English Department: Goals and Objectives
We investigate the design, purpose, meaning, modes of production and reception, and the uses that are made of literary texts. We carry out these investigations by examining closely texts in themselves and by bringing to the texts knowledge of relevant literary, historical, philosophical, and biographical contexts. We examine texts for their complicity in the construction of social norms and for their attempts to oppose or undermine such norms. We undertake these investigations in a liberal arts setting for the purpose of improving our students' understandings in a general way. Studies in the medium of language, of course, are particularly useful in this regard, because of the close relationship between language and thought. English courses contribute to numerous aspects of general education at Vassar, as it is represented in the mission statement and in the Assessment Committee’s list of goals. We offer non-majors an "immediate experience . . . of works of art"; opportunities to "give and receive constructive criticism"; occasions for improved "self-knowledge"; and a better understanding of the limits of our knowledge. English courses also provide unusually broad avenues for the stated mission "to educate the individual imagination to see into the lives of others."Although there is a wide range of opinion on the subject among the many members of the department, there are a few points of agreement. Our long-standing freshman course, "The Art of Reading and Writing," suggests some of these. English majors must be able to read a literary text closely: that is, they must learn to understand the literal and figurative meaning of a complex text; the tone in which that meaning is delivered; and the verbal arts—such as figures of speech, diction, and syntax—by which the tone and meaning are generated. As well as reading closely, English majors should appreciate some of the cultural, social, technological, economic, and artistic contexts of a literary work, both because such contexts contribute to the meaning of a text and because, many interpreters of literature believe, texts are an expression of elements in these contexts. In addition, and concomitantly, English majors should know how to express complex thoughts in writing. To achieve this goal, they must develop skills ranging from the ability to control the tone they set and the stance they strike in their papers to the ability to vary and adjust the syntax of their sentences for the sake of accuracy and interest. All of our courses teach the arts of reading and writing, even when they have other goals as well. However, our freshman courses and our many writing courses address more directly these core arts.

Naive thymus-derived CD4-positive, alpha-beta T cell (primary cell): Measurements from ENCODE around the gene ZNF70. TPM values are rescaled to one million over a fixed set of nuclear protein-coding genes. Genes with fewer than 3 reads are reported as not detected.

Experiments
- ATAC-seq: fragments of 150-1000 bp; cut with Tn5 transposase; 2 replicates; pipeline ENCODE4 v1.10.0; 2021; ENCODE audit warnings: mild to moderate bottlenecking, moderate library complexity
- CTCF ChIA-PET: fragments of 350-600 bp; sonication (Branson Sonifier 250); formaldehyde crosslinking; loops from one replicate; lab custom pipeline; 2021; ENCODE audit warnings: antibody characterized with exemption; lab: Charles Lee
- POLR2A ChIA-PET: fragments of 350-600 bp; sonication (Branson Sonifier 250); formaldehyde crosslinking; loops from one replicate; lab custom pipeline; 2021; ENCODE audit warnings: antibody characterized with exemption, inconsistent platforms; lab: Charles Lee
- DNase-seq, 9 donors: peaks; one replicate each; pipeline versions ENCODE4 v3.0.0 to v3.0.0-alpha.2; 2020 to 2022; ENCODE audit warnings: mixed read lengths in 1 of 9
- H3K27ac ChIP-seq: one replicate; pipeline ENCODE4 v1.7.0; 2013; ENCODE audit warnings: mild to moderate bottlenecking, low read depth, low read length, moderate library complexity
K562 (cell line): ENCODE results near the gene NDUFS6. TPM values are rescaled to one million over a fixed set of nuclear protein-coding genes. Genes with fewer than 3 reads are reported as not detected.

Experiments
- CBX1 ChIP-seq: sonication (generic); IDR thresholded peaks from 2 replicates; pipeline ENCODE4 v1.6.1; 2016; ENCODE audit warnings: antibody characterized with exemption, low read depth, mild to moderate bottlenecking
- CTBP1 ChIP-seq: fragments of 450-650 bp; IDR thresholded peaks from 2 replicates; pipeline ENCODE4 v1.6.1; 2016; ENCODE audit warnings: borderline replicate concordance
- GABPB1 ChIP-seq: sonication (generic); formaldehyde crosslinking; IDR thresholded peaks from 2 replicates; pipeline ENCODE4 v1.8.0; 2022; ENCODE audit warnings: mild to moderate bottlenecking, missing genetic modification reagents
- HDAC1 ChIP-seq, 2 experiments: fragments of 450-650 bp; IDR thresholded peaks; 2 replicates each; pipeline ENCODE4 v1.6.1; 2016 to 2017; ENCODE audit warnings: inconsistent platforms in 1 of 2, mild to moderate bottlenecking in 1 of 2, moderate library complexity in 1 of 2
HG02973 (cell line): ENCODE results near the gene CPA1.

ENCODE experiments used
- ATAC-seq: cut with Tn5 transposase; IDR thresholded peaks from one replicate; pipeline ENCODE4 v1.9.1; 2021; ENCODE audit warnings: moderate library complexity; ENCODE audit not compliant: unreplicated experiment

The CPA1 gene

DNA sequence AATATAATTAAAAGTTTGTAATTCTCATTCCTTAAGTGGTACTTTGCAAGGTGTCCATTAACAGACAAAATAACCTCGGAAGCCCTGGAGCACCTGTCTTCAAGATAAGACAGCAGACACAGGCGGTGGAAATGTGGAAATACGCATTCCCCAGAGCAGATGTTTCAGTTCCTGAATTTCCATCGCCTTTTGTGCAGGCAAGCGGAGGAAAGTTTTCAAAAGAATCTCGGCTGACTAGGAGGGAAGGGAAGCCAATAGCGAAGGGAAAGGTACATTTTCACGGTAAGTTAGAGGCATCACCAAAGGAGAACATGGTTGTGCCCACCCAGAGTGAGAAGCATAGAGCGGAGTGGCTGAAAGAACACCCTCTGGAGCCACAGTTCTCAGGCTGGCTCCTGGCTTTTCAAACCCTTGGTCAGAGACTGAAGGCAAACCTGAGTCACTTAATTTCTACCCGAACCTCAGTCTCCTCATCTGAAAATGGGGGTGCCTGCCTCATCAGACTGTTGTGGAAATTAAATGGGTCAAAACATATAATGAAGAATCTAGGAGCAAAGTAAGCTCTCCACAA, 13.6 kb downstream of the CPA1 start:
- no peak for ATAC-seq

English majors should be familiar with a substantial portion of the traditional canon of English and American works from the beginnings to the Modern period. At the same time, they should understand why certain works, and not others, have entered the canon, and they should read many works that have survived only on the edges of academic study over the last 150 years since English studies began as a university discipline. Many of our courses focus on important periods, movements, or authors in English and American literature. Others take up subjects that have not traditionally been part of the canon. To some extent, the concept of the canon is breaking down as our curriculum explores non-canonical texts more and more widely, and as those explorations lead us to post-colonial and other literatures written in the world-wide language of English.
Most members of the department would also agree that English majors should understand something about the theories and methods of literary study, as well as the ways in which English studies might converge with other disciplines in the humanities and social sciences. Many members of the department believe students should understand the "meaning" of literature in terms of social, cultural, aesthetic, and intellectual movements that are also the provinces of the social sciences. Many of our courses on periods and authors also address questions of theory. In addition, we have several courses devoted to studying theories of literature. Several others discuss literature as a realm of experience that reflects aspects of its social and cultural contexts.